Half a century ago, The Beatles brought Hong Kong closer to the world of global music, but the gig’s importance has been exaggerated over the years

Fifty years ago next year, The Beatles came to Hong Kong. June 9, 1964, has been called the most important day in Hong Kong’s pop history. In the collective memory of the city, The Beatles’ appearance at the Princess Theatre in Kowloon – today the site of the Mira Hotel – marked the beginning of an era: the era of Hong Kong English-language rock ’n’ roll, and ultimately of the Cantonese-language pop that it gave birth to.
However, when speaking to the people who were there – audience members and the movers and shakers of Hong Kong’s 1960s pop scene – a more complicated picture emerges. Have we been giving the Fab Four too much credit?
First of all, Fab Three would be more accurate: The Beatles who appeared in Hong Kong were short one Ringo Starr, who was recovering from tonsillitis in a London hospital; he was temporarily replaced by drummer Jimmy Nicol.
Also, the commonly heard story that the Princess Theatre was packed with thousands of screaming, music-starved Hong Kong youngsters doesn’t hold up under scrutiny. The screams were real, but according to Hong Kong institution DJ Ray “Uncle Ray” Cordeiro, they most likely came from military servicemen. In fact, the concert was the only time in Beatles history where the promoter lost money. Tickets went unsold.
“It was quite a flop because the teenagers couldn’t afford to buy the tickets ... and the parents didn’t know who The Beatles were. So the theatre was empty,” Cordeiro says.
According to Cordeiro, the promoter was forced to offer the unsold tickets to the army, free of charge, and the auditorium was filled with soldiers in uniforms.
Other audience members remember things a bit differently. Anders Nelsson, then a teenager and lead singer of the band The Kontinentals, and Philip Chan Yan- kin of the Astro-Notes, clearly remember throngs of screaming female fans. Nelsson recalls barely being able to make out the music, “the girls were screaming so loud and the PA system was so bad that it was basically an experience rather than a concert”.
Regardless of the band’s reception, all three witnesses believe the idea that The Beatles’ appearance in Hong Kong launched the local pop scene is flawed.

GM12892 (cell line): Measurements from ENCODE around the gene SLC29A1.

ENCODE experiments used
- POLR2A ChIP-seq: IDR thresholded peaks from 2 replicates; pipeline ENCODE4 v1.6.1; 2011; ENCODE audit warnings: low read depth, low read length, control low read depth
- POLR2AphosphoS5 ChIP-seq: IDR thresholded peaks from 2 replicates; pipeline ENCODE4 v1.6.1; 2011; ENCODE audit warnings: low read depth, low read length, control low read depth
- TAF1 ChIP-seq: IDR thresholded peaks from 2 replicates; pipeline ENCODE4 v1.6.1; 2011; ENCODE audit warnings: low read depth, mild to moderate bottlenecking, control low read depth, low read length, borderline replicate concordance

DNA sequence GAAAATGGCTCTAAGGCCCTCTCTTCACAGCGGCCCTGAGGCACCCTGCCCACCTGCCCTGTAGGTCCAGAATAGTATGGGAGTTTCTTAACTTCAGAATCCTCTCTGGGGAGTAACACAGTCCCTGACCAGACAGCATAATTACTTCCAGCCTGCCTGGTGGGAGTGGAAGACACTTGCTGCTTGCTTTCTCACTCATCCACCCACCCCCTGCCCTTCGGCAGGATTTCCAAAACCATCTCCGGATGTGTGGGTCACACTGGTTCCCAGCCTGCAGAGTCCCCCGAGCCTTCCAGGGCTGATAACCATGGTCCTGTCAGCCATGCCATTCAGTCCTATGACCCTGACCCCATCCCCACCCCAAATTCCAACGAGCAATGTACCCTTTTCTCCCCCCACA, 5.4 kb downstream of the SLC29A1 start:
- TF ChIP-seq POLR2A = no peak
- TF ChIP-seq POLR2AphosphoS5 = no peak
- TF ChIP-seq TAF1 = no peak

Cordeiro thinks someone else entirely was responsible for Hong Kong’s pop boom: himself. “I’m proud to say I’m the one who initiated the pop scene in Hong Konginthe’60s...Iwaskingofthe pop scene in Hong Kong,” he says.
He might be right. Through his radio show on what was then RHK, Cordeiro was introducing Hong Kong listeners to Western, mostly British, pop and rock ’n’ roll music long before The Beatles arrived. The musicians who would come to define the ’60s musical landscape here, such as Teddy Robin of Teddy Robin and the Playboys, Joe Junior of Joe Junior and the Side Effects, Chan and Nelsson all agree they were listening to and playing English-language pop music before The Beatles touched down at Kai Tak airport. And as soon as the young bands recorded a new single, Cordeiro was there to put it on the air.
Nelsson, whose band is commonly credited with producing the first English-language pop records in Hong Kong, admits The Beatles concert “sparked off a boom in more bands” but he says, “it wasn’t that there were no bands before The Beatles came”.
Also, there was a matter of taste. Robin says his band The Playboys were called “The Beatles of Hong Kong” and boasts that “The Playboys played more than 30 Beatles songs, probably over 40”.
But if Robin is the self-described “wild man” of 1960s Hong Kong pop, then Joe Junior was what Chan describes as “the well-behaved school boy”. Joe was more representative of the Hong Kong listening public. He loved The Beatles and sings their songs to this day, but his preferences, and those of a large portion of Hong Kong’s music lovers, were slanted towards straightforward love songs and tamer performers such as Pat Boone.
The 1964 concert represented perfect timing: The Beatles were at their poppiest and most accessible, just as Hong Kong was most open to new sounds. But for many Hongkongers the love affair was short-lived.
As The Beatles became more psychedelic, experimental and non- conformist, both the listening public and the young musicians had trouble keeping up.